The Best Base and Midlayers of 2018
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Don’t skimp on skivvies.
Spyder Glissade Pants ($129)
You can now wear cozy pajama bottoms while skiing. That’s what the plush elastic waistline on the Glissade feels like. Synthetic insulation lining the front, backed by stretchy polyester-fleece along the thighs, offers warmth without bulk. And the slightly baggy fit minimizes chafing under ski pants.
Norrona Lofoten Alpha Raw Zip Hoodie ($169)
Norrona took Polartec’s Alpha tech and stripped it down (the satiny insulation feels so good against skin that it needs no liner) to make the Alpha Raw—the most breathable layer we tested. The fleecy Lofoten fabric kept us comfy yet ventilated under a shell, so we never shed it on ascents.
Eddie Bauer Women’s EverTherm Down Jacket ($249)
This isn’t the midlayer you want for high-output activities; it’s the midlayer you want when it’s really damn cold. Eddie Bauer used a technology it calls Thindown—chopped-up down clusters sandwiched between two slim layers of polyester—to eliminate cold spots and the need for baffles. “Saved my ass!” wrote one tester who spent a sub-30-degree night in the elements.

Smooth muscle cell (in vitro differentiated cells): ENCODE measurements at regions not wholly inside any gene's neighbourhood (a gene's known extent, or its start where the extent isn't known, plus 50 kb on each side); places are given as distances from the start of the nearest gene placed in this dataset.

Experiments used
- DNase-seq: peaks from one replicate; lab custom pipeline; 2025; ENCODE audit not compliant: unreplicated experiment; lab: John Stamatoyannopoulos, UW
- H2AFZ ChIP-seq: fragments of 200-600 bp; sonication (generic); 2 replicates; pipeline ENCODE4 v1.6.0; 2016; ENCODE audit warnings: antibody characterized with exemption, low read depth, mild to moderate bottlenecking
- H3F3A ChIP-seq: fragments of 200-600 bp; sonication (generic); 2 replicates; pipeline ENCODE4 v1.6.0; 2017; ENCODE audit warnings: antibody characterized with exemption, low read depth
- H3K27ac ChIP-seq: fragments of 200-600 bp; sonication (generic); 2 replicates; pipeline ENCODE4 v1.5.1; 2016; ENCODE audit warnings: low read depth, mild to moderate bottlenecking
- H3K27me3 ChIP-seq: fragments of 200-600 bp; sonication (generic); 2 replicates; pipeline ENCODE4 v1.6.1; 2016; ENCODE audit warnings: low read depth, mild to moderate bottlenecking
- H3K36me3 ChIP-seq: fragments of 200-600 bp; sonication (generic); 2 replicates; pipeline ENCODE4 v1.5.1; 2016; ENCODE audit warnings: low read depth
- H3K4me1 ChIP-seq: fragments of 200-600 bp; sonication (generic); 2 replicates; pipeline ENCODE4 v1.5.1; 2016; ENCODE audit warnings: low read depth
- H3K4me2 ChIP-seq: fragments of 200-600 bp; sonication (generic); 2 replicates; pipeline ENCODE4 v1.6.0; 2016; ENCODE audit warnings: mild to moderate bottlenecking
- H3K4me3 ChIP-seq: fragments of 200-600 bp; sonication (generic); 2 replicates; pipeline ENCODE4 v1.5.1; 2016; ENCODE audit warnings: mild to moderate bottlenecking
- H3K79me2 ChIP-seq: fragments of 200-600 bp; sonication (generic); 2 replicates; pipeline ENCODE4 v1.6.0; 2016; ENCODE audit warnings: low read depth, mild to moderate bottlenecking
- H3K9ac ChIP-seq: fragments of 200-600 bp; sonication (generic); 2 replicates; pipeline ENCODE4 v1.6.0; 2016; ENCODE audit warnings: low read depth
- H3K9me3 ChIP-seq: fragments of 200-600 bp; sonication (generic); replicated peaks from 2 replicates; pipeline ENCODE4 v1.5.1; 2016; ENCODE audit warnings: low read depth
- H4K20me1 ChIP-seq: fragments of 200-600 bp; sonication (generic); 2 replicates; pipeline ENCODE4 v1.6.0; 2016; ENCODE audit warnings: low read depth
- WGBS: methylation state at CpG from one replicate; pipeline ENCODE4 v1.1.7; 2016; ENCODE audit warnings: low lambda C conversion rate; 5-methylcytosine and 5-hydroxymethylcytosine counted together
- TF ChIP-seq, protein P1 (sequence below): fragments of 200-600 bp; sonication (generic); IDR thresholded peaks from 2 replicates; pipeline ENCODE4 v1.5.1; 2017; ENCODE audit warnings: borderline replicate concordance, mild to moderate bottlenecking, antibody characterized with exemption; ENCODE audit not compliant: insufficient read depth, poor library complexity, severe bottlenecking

Corbeaux Women’s Silkyway Long Sleeve Top ($88)
“It really felt exactly like silk,” said one tester who wore the recycled polyester Silkyway almost exclusively last season. The gossamer top was perfectly warm on its own but still wicked moisture underneath layers. Our one gripe: a hole appeared after a few washes.
Patagonia Crosstrek Hybrid Hoodie ($199)
Rarely do we find a hoodie that has the technical chops of a legit mountaineering piece while still being après-worthy. The Crosstrek Hybrid checked both boxes, thanks to its casual cut and cushy Polartec Power Stretch fleece, plus ripstop nylon on the front. DWR shunned rain in a 20-degree spring storm.
Under Armour ColdGear Wool Base Leggings ($100)
Tights have a tough task: they need to trap enough body heat to prevent your thighs from going numb, yet not so much that you swelter. The Wool Base legging struck the balance admirably. One tester—a ski patroller on Mount Hood—adopted them for work because he could comfortably patrol in them from the dead of winter through April.